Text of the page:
As the Harvard Business Review would later point out, fostering an already-successful brand is not as easy as it appears. Quaker Oats had enjoyed an explosion of support for its Gatorade sports drink brand and believed it could apply some of those same strategies to Snapple. Bottles got bigger, from the standard 16 ounces to 32 and even 64-ounce containers. Gone was Kaufman, no longer a good fit for Quaker’s polished promotional plans. They also cut ties with Stern, believing the controversial entertainer didn't reflect Snapple’s growing maturity in the market.

Bottles of Snapple line a store shelf
David Paul Morris, Getty Images

In retrospect, Quaker had erred on all counts. Consumers had little interest in vats of iced tea in 64-ounce containers, preferring to sip smaller bottles at work. They missed Kaufman, who was synonymous with the brand’s irreverence and homegrown feel. And Stern, who could be caustic when he felt minimized by sponsors, began using his considerable airtime to roast Snapple, calling it “Crapple.” The rants were beamed to millions of his listeners at stations around the country.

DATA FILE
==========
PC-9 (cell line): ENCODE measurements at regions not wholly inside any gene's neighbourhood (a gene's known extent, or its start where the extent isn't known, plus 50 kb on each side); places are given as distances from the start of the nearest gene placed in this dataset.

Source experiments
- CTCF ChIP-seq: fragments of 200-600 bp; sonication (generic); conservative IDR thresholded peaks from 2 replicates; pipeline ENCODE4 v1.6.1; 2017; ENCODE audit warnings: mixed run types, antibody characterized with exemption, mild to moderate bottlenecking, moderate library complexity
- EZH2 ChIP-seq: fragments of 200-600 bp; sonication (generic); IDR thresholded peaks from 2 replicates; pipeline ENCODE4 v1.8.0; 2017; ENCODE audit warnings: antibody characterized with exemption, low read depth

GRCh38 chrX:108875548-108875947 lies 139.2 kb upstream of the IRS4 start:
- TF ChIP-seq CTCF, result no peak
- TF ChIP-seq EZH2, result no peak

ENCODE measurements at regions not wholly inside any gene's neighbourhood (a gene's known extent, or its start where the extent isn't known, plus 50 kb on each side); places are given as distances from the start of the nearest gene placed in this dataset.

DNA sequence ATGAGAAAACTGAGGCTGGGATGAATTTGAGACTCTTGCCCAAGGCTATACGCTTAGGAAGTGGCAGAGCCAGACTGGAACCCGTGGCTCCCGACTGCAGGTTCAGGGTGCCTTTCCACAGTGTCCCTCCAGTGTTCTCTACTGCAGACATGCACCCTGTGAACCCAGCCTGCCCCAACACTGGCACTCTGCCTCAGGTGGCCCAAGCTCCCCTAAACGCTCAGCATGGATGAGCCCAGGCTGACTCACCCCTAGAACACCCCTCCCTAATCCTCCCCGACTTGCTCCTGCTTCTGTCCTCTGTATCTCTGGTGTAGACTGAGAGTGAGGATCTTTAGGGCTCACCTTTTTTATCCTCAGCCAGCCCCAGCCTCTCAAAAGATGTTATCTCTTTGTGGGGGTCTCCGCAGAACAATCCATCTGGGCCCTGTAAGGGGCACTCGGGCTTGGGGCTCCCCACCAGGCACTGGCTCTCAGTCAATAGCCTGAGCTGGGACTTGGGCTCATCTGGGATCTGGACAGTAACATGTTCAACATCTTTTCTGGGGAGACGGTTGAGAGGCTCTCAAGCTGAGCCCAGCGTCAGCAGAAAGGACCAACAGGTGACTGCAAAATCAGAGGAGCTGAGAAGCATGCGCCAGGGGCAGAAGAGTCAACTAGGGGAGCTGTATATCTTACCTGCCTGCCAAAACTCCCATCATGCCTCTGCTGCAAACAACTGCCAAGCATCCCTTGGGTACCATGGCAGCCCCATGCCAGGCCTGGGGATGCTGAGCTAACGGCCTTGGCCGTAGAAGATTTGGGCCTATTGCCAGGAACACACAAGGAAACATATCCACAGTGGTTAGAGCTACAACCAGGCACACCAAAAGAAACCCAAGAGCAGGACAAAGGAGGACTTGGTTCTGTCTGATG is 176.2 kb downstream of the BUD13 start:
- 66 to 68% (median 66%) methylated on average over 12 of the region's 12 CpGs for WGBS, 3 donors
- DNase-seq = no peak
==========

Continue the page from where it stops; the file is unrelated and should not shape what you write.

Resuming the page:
Quaker had, in effect, misjudged or mistimed Snapple’s graduation from plucky beverage upstart to a dignified institution. The company sold the brand to Triarc for $300 million in 1997. They had paid $1.4 billion for it just three years earlier. Following the sale, Quaker CEO Bill Smithburg resigned from his post.

 
 

Though Snapple’s heyday may have passed, there was still considerable consumer enthusiasm for its more adventurous flavors (like Diet Kiwi Strawberry Cocktail, which was allegedly a favorite among some horses at a Seattle stable) and for a return to less aggressive marketing. In 1997, Triarc invited Kaufman not only to come back and shoot a new commercial but to allow her face to be stamped on every bottle of Wendy’s Tropical Inspiration. And instead of limiting distributors to certain flavors, they shipped out more varied assortments and let consumers decide what they liked.

Triarc’s success was as notable as Quaker’s failure. The company sold Snapple to Cadbury Schweppes in 2000 for $1.45 billion. As part of the Dr Pepper Snapple Group, the brand changed hands once more early in 2018, selling to coffee cup giant Keurig, part of the JAB Holdings investment group, in exchange for $18.7 billion to shareholders.

It’s been a roller coaster of a ride for Snapple, which started in a small health food store, became a part of popular culture, was nearly done in by a misguided marketing plan, and was finally restored to its former glory by a company willing to get back to the basics.

As for that hate group involvement: The “K” on the label never had any connection with Klan activity. It stood for “kosher.”

When the Commodore 64 Ruled Personal Computing

Conor Lawless, Flickr // CC BY 2.0
Conor Lawless, Flickr // CC BY 2.0